Jose Reyes welcomed back to Citi Field with open antagonism
Maybe a week ago, when the New York Mets were 7-3, Tuesday night might have felt more like meeting an old flame for coffee to talk over good times.
Instead, Jose Reyes's return to Citi Field for the first time since leaving the Mets for a six-year, $106 million contract offer from the Miami Marlins—after he got no real offer at all from the New York Mets—started with a paltry display of magnanimity from the cold, windswept crowd the Mets announced as reaching 20,192, and went downhill from there.
By the end of the night, the crowd was jeering Reyes for completing an 0-for-4 day in a 2-1 Mets win over the Marlins, and not in a particularly light-hearted way. This mockery was angry, if not joyless.
Which is not to say it was hard to understand: The previous 24 hours had been particularly cruel. First, the Mets were crushed in a doubleheader by the San Francisco Giants Monday, 6-1 and 7-2, getting routed early on in both games. Then on Monday afternoon, New York announced that starting left fielder Jason Bay was headed to the disabled list with fractured ribs, and worse, Mike Pelfrey was likely out for the season with an elbow injury. The team's lack of depth meant there were no obvious replacements for either.
Add in the epic struggles of first baseman Ike Davis, and the poor recent pitching performances from the starters who remained healthy, and the Mets were looking, after a surprisingly good start to the season, like the ill-equipped unfortunates everyone expected them to be after their ownership-mandated downsizing.
Presumably, the sight of the beloved star shortstop who bailed on New York for Florida was too much.
Roughly 75 fans stood near the third base line, first watching Reyes take batting practice, then cheering his infield drills as he scooped up grounders and fired them in that familiar, effortless way to first base. Some held signs, the largest of which read: Jose Reyes, 2003-2011. The number seven jerseys and shirts were everywhere.
But Reyes' return wasn't the event it might have been. Most of the seats at Citi Field were still empty at 7:02, just eight minutes before the scheduled start of the game, when the Mets, without introduction, began playing a roughly 60-second video of highlights of Reyes as a Met, punctuated by a Bob Hope-like "Thanks For The Memories." The applause, with some boos mixed in, were pretty anemic.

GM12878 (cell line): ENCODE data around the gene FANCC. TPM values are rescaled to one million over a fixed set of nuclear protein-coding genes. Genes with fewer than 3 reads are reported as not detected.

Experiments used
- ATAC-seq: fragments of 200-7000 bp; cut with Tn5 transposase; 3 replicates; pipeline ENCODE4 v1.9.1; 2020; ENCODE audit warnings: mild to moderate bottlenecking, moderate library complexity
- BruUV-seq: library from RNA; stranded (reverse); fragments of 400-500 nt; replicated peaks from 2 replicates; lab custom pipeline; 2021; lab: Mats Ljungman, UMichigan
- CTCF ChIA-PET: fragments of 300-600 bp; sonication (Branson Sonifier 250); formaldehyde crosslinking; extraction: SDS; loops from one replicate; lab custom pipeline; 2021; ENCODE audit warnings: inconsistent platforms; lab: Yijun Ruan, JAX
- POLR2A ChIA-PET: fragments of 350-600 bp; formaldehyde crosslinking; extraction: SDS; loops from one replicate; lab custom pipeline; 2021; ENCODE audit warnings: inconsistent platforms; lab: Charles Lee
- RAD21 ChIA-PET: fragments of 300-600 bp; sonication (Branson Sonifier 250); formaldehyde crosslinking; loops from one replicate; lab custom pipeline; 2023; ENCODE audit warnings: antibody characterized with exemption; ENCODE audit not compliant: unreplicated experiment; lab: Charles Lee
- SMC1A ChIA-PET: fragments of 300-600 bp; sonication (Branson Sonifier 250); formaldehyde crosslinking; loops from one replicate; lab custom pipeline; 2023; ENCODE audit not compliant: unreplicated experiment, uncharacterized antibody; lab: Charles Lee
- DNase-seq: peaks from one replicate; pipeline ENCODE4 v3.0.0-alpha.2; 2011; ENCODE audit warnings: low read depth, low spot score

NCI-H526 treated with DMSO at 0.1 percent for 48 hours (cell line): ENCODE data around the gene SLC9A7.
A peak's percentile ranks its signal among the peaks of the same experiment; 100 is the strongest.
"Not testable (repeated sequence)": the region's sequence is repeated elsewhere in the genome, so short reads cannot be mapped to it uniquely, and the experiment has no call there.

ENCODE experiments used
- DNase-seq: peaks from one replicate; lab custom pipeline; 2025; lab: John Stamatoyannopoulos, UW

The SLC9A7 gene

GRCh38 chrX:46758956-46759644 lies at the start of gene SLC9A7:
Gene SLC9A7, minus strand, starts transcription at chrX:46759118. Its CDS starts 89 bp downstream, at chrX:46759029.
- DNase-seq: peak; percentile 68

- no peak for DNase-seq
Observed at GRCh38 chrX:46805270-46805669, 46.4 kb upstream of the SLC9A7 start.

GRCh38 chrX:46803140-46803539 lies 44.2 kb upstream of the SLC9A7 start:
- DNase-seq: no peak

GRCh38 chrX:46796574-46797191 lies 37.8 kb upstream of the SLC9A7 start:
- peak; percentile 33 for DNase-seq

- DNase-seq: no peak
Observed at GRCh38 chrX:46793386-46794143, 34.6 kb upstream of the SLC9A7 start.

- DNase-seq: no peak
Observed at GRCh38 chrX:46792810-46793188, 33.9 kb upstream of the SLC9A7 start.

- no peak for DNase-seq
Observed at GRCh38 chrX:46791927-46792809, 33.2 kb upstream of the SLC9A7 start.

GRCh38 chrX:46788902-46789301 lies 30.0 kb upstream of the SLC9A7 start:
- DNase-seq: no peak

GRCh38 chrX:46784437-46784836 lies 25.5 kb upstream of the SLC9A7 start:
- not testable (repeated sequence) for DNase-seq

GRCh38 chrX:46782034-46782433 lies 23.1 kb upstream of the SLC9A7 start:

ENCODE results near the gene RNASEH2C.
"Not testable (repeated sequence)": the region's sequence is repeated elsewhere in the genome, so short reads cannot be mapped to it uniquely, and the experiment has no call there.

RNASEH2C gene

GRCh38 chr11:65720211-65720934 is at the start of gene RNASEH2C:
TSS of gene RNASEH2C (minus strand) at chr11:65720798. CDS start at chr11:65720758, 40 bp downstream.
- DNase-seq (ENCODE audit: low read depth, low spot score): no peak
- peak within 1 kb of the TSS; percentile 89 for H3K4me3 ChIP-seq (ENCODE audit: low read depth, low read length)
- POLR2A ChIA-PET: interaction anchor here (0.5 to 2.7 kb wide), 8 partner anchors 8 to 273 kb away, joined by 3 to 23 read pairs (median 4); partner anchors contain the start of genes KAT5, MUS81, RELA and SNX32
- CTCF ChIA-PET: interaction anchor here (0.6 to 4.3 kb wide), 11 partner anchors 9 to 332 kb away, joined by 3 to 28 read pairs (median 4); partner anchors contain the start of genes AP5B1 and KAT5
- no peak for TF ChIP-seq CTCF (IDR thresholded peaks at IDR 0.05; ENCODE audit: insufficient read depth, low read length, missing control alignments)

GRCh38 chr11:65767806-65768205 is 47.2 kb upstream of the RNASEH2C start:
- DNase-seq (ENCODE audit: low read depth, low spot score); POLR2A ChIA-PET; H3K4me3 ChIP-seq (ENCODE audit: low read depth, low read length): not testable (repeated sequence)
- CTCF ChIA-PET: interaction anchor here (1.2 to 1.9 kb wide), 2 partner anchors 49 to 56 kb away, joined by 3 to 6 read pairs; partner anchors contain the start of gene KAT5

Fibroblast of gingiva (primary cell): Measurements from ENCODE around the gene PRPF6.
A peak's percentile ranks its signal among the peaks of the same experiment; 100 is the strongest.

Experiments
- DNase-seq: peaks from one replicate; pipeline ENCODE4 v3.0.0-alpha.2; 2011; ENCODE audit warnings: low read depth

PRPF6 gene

How the evening would have gone if Reyes's first at-bat turned out differently, we'll never know. He took a Johan Santana fastball for ball one. Then he launched a drive deep into left-center field. Kirk Nieuwenhuis made a fantastic, leaping catch, his back bumping against the wall as he came down.
"I thought I had it," Reyes said, chuckling, of the long fly ball, during his postgame conversation with about a dozen reporters just outside the Marlins' clubhouse at Citi Field. "I guess not."
The play drew as big a cheer as the small crowd could muster, and from then on, their decision seemed clear: Reyes was the opposition, period.
Never mind that the only reason Mets fans were forced to choose between Nieuwenhuis and Reyes, rather than have the more appropriate option of rooting for both, was an ownership group that simply didn't have the money to retain Reyes. And never mind the years and effort Jose Reyes had put in playing for the New York Mets, or that another option, rather than cheer him or boo him, would have been no response at all.
The boos got louder when Jose Reyes grounded out to Ruben Tejada in the third, and when he flew out to Lucas Duda in the sixth. By the time Duda caught a lazy Reyes fly ball in the eighth inning, Reyes could have been Jimmy Rollins or Chipper Jones.
"Some of the fans, they showed me love," Reyes said. "Some of them not. I understand that. I play for another team now."
After the game, I asked Eddie Boison, the Mets fan better known as Cowbellman, why he thought the fans had turned on Reyes. He said he believed that the fans weren't booing Reyes so much as expressing their general unhappiness with the current situation that is the New York Mets.
Boison said that he didn't boo Reyes. But after the first at-bat, he didn't cheer him, either.
"Just the first time, then nothing," Boison said. "He's the enemy now."